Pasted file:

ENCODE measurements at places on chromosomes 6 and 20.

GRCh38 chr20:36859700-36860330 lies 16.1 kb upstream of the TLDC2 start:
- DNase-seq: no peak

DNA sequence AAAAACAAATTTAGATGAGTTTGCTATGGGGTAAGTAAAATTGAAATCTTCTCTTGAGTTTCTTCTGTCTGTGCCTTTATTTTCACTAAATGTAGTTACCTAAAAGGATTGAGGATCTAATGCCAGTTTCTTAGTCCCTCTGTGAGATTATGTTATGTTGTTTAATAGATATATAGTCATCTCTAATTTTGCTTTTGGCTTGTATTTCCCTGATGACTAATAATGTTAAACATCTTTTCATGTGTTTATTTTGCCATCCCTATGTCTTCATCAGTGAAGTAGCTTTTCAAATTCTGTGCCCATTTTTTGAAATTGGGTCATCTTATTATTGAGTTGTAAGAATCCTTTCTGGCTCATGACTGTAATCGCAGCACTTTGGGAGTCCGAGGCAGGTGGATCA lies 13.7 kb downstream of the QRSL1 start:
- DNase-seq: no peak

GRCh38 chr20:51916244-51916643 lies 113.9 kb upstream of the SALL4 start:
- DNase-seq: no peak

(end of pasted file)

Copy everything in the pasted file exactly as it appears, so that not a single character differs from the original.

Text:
ENCODE measurements at places on chromosomes 6 and 20.

GRCh38 chr20:36859700-36860330 lies 16.1 kb upstream of the TLDC2 start:
- DNase-seq: no peak

DNA sequence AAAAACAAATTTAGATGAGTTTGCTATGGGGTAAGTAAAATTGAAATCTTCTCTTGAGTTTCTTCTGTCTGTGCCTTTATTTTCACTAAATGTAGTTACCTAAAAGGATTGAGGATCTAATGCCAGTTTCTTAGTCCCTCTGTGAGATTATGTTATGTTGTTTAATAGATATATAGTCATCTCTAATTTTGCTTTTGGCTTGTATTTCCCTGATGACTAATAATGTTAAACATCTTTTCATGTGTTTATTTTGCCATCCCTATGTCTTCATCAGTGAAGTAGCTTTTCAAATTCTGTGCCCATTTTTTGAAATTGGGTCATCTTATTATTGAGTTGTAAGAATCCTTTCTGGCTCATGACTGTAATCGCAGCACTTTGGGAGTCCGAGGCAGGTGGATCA lies 13.7 kb downstream of the QRSL1 start:
- DNase-seq: no peak

GRCh38 chr20:51916244-51916643 lies 113.9 kb upstream of the SALL4 start:
- DNase-seq: no peak